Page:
Open Monday - Friday, 8:30am - 5:00pm

Why Hollywood Stars Use Private Judges for Divorces

For some reason, when a Hollywood star or other celebrity gets a divorce, it is major news for the world. The intimate details of a celebrity’s life can be enthralling for many people. However, if you’ve ever read a news article detailing a celebrity’s divorce, you may notice that a “private judge” is often involved.

Take this excerpt from an article about Brad Pitt & Angelina Jolie’s divorce, for example:

“The court in Los Angeles just approved the couple keeping their upcoming custody trial behind closed doors, and approved the private judge that the couple wanted to preside over the case.” (Emphasis added).

Additionally, this People Magazine article about Ben Affleck & Jennifer Garner’s divorce noted, “The pair met at Garner’s home with lawyers and a private judge…” (Emphasis added).

So what exactly is a private judge, and why do celebrities use them?

What Are Private Judges?

A private judge can act as a temporary judge that the parties in a divorce can pay to preside over their case or informally mediate their dispute.[1] They are a kind of judge-for-hire that sits in place of their official public counterparts. Private judges are typically retired public judges or lawyers who have been in practice for many years.

If you think “judge-for-hire” sounds a little shady, you are not the only one. In fact, a lawyer who currently has a private law practice may also serve as a private judge in one case while representing litigants in a completely different case – sometimes in the same week!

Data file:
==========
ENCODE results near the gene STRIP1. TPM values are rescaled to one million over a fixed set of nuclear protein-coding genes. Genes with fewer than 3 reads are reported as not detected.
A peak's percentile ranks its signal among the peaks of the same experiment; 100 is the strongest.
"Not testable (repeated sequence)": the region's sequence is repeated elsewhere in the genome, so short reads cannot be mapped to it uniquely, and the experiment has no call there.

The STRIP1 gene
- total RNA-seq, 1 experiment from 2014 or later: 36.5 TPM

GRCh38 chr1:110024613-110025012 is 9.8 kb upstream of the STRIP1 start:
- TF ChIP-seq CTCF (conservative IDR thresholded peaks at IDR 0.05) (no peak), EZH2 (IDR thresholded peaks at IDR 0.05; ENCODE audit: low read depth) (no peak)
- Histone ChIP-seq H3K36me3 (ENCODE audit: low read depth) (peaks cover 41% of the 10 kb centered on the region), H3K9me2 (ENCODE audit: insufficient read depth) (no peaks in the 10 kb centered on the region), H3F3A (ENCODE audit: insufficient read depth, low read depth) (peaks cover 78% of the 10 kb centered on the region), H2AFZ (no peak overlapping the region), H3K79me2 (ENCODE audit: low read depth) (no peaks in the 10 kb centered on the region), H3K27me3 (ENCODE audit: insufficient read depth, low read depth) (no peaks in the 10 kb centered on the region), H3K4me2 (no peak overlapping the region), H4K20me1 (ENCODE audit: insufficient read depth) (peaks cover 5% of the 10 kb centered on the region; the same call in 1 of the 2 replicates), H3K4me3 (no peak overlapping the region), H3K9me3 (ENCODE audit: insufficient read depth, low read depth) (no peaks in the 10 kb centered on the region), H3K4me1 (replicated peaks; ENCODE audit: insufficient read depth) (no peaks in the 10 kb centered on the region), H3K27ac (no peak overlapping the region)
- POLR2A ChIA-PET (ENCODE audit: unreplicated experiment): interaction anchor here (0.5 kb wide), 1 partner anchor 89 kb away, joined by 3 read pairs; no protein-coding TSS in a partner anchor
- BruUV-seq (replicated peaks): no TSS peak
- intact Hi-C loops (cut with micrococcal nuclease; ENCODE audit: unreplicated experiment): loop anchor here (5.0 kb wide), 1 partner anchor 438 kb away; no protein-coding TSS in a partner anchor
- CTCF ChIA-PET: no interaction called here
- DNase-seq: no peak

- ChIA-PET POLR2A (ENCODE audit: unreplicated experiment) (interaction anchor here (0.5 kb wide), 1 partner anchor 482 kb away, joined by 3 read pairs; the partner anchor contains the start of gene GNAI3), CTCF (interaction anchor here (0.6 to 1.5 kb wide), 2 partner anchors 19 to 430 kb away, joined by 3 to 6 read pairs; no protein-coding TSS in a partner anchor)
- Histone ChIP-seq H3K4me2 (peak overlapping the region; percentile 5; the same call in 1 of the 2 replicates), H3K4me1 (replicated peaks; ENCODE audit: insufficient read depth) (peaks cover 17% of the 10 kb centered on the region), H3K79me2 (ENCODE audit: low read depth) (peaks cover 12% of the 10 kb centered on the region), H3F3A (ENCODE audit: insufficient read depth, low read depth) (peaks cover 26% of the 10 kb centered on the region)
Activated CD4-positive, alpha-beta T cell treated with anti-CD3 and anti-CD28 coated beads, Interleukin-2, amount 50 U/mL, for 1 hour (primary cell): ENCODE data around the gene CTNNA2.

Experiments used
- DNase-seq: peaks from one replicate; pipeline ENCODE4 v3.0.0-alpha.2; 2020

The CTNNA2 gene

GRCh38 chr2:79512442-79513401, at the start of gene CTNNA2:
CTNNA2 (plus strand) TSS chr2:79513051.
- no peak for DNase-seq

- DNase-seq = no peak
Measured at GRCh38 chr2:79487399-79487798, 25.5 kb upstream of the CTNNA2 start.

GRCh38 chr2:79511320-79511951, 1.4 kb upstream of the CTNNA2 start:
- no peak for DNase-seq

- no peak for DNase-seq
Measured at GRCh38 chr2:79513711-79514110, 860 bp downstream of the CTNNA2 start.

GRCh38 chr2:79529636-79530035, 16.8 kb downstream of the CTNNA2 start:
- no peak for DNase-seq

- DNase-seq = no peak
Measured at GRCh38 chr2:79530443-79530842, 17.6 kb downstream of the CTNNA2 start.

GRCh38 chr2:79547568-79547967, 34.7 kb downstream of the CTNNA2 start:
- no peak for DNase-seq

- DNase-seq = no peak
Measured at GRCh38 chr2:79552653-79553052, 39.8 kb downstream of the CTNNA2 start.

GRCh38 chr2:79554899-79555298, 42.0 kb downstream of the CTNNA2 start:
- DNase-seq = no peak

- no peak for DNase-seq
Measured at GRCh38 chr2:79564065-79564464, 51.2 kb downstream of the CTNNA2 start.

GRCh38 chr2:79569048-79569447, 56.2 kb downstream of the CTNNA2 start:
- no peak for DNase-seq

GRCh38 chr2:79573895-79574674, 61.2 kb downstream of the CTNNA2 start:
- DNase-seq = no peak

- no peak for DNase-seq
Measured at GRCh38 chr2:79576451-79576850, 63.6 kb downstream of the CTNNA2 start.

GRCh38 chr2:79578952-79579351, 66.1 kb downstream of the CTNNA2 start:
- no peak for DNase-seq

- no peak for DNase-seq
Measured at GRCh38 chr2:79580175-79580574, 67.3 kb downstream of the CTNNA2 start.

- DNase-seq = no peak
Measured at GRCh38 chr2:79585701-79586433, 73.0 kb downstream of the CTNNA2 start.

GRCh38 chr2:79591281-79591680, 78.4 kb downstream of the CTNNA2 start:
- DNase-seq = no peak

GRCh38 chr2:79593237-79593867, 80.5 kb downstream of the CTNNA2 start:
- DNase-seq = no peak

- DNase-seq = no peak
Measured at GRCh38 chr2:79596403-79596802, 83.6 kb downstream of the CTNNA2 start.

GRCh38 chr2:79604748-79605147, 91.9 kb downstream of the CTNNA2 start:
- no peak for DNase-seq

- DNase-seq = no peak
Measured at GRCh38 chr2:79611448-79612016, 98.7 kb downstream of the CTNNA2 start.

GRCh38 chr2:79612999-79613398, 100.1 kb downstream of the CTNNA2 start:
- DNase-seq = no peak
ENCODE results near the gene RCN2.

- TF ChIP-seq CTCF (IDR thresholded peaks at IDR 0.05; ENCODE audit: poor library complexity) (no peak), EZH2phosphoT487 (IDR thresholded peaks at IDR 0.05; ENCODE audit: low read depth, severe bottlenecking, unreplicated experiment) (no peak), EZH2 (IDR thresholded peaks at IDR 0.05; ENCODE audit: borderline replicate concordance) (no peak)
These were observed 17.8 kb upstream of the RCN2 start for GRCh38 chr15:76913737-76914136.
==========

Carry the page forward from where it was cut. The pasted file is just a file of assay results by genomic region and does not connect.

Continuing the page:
Some people think the private judging option creates a separate judicial system for a sort of modern aristocracy, creating class division. Fortunately, a private judge must adhere to the same ethical rules as official judges. This aspect of private judging is what makes them different from arbitrators who have somewhat looser ethical restrictions.

Why Do Celebrities Use Private Judges?

Private judges were initially used to ease the backlog on official judicial dockets around the turn of the 21st century. Divorce and family law cases were one of the heaviest dockets since marriage was such a common practice – with divorce essentially only being half as common.

The backlog of family law courts in California is notorious and is one of the primary reasons why private judges exist. This is a fact that no one is trying to hide. Case in point: a TMZ article about Chris Pratt and Anna Faris explicitly references this purpose, saying “there’s a huge backlog in the court system and it takes forever to get a final divorce judgment. A private judge speeds things along.”

However, expediency isn’t the only reason why celebrities use private judges. Private judges are often hired to mediate disputes between divorcing spouses.[2] Mediation is a form of alternative dispute resolution (ADR) involving the use of less formal negotiations to reach a compromise between the parties. The parties may agree to let the private judge subsequently preside over more formal proceedings on issues the spouses could not resolve through the mediation process.